The Democratic Unionist Party under Sir Jeffrey Donaldson’s leadership is certainly indulging in some very high wire politics.
Clearly, there are many in the pro-Union community who do not believe that the DUP covered itself in political glory when it enjoyed the limelight of the ‘confidence and supply’ arrangement to keep then Tory Prime Minister Theresa May’s Conservative Government in power.
It could be suggested the DUP’s refusal to back Mrs May’s Withdrawal Agreement started a political chain reaction which resulted in the Northern Ireland Protocol being dumped on Unionism.
With the next Stormont election expected in May 2022, if not sooner, the DUP needs to get into election mode as soon as possible to claw back the ground it appears to have lost in the opinion polls.
With that recent keynote LucidTalk poll showing the DUP trailing in third place among Unionists behind the Ulster Unionist Party and Traditional Unionist Voice party, there must be a number of current DUP MLAs looking over their shoulders at their seats and potential DUP candidates wondering if they stand a pup’s chance of being elected.
Has the DUP got some magic rabbit it can pull out of the political hat before next May, or will it resort to another ‘Project Fear’ of ‘Vote DUP or get Sinn Fein in government’?
If it’s the Project Fear route, the DUP is embarking on a very high wire strategy. What happens if voters call the DUP’s bluff?
Gossip from the corridors of Westminster hints that after the traditional party conference season, the British Government will implement its proposed Command Paper, which will effectively politically neuter the Northern Ireland Protocol.
Gossip, too, is hinting that the Command Paper also contains two of the Ulster Unionist Party’s proposals from 2019 aimed at breaking the Brexit logjam. The big question remains - how many of the DUP’s ideas are contained in the Command Paper?
The DUP has delivered an ultimatum to the British Government regarding the Protocol that it will pull its ministers out of the Northern Ireland Executive at Stormont if the Protocol is not axed, thereby triggering a collapse of the Assembly and a potential pre-Christmas election - an election which is at the Northern Ireland Secretary of State’s discretion.
But if the British Government’s policy is to neutralise the Protocol using its Command Paper, could the DUP claim it was the party which collapsed the Protocol rather than let Stormont fall? Would that allow DUP spin doctors to spread the rumour in any forthcoming Stormont election that it really was the unionist party which demolished the Protocol?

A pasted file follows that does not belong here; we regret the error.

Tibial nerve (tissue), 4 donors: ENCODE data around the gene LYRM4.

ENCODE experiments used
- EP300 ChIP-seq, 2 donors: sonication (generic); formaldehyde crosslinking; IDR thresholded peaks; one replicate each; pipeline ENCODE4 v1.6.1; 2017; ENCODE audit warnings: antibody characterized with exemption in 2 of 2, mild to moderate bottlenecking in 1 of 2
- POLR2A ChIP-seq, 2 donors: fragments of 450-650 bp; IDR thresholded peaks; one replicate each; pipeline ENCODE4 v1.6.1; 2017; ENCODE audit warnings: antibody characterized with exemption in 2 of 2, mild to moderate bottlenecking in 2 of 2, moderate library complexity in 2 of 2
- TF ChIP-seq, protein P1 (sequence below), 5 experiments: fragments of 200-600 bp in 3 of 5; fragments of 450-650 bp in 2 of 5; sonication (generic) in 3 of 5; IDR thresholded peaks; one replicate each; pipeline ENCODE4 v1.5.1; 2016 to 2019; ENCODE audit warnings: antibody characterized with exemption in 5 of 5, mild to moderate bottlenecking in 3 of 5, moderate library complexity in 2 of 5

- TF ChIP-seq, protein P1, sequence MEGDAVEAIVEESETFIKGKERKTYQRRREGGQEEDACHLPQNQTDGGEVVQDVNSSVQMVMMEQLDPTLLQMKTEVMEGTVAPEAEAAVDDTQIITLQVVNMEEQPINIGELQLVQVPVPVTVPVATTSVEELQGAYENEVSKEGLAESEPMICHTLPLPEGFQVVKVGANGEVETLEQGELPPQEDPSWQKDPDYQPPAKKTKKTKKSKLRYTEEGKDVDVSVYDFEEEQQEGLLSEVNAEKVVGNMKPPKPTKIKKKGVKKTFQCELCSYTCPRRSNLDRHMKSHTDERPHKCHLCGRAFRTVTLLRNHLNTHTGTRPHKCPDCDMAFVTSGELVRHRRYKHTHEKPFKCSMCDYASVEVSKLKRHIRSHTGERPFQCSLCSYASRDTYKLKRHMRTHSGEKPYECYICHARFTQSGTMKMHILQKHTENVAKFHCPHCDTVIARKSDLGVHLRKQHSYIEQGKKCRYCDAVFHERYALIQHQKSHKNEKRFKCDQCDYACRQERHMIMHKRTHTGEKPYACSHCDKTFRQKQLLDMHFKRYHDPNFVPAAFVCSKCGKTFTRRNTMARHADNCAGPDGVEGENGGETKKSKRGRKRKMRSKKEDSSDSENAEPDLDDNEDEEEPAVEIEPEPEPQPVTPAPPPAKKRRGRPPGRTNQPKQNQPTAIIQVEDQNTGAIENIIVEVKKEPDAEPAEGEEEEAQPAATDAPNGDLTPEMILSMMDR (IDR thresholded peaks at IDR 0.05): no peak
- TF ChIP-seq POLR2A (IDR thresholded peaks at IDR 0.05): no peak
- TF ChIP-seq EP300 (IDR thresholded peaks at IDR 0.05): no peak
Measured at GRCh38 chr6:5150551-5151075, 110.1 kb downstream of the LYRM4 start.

The DUP has also threatened to pull its ministers out of North/South meetings. But there is now clear blue sky politically between the DUP and UUP.
The UUP wants a special cross border body established to discuss the impact of the Protocol. Such a body is about building relationships and devolves the issues regarding the Protocol’s impact away from a United Kingdom/European Union dimension, to make them a ‘next door neighbour’ approach.
Such cross border relationships already in relation to various medical treatments, so why not economic issues?
What Unionism really needs to do is to establish a Unionist Embassy or Secretariat in Dublin’s Leinster House to demand a say in the running of Southern Ireland. If the concept of a Shared Island is to become a reality, then Unionism needs to have a major say in the establishment of that concept.
And before critics slam the idea of a Unionist Embassy in Leinster House, they should remember what the 1985 Anglo-Irish Agreement established in Northern Ireland right under the very noses of Unionism - the Maryfield Secretariat.
That Secretariat, based near Belfast, was manned by Dublin civil servants and gave Southern Ireland its first real say in the running of Northern Ireland since partition in the 1920s.
With opinion polls showing that both the next Dail and Stormont elections could return Sinn Fein as the largest parties in Leinster House and Parliament Buildings, there is real concern among constitutional republicans, Unionism and moderate nationalism as to the type of ‘Shared Island’ the ‘Shinners' would establish.
In reality, Sinn Fein’s ‘Shared Island’ would be a Communist-style East Germany under another name. In Northern Ireland, it has been estimated that two-thirds of non-voters are from the pro-Union community, so Sinn Fein could actually win by default of Unionist apathy.
Given Sinn Fein’s standing in that LucidTalk poll, if the republican movement can get its vote out next May, it will easily lay claim to the First Minister’s position as the largest party in the Assembly.
In Southern Ireland, it will not make the same mistake as the previous Dail election - namely not running enough candidates. An historic coalition between Fine Gael and Fianna Fail may have kept Sinn Fein out of government in Leinster House for the present, but could enough Sinn Fein TDs be returned next time around to ensure Mary Lou McDonald becomes Taoiseach, even with the help of a few Independent TDs?
Or could a situation happen in Dublin as almost happened in the Scottish parliamentary elections when the Scottish National Party became not just the biggest party in the parliament, but had a clear majority?
Imagine Sinn Fein repeating its Westminster General Election performance of 1918 when it took over 70 of the 105 Commons seats in Ireland when the entire island was under British rule?
A Unionist Secretariat is badly needed in Dublin to combat the effects of Ireland descending into a Marxist East Germany with unworkable economic policies in a Sinn Fein run so-called ‘Shared Island.’
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Listen to commentator Dr John Coulter’s programme, Call In Coulter, every Saturday morning around 10.15 am on Belfast’s Christian radio station, Sunshine 1049 FM. Listen online.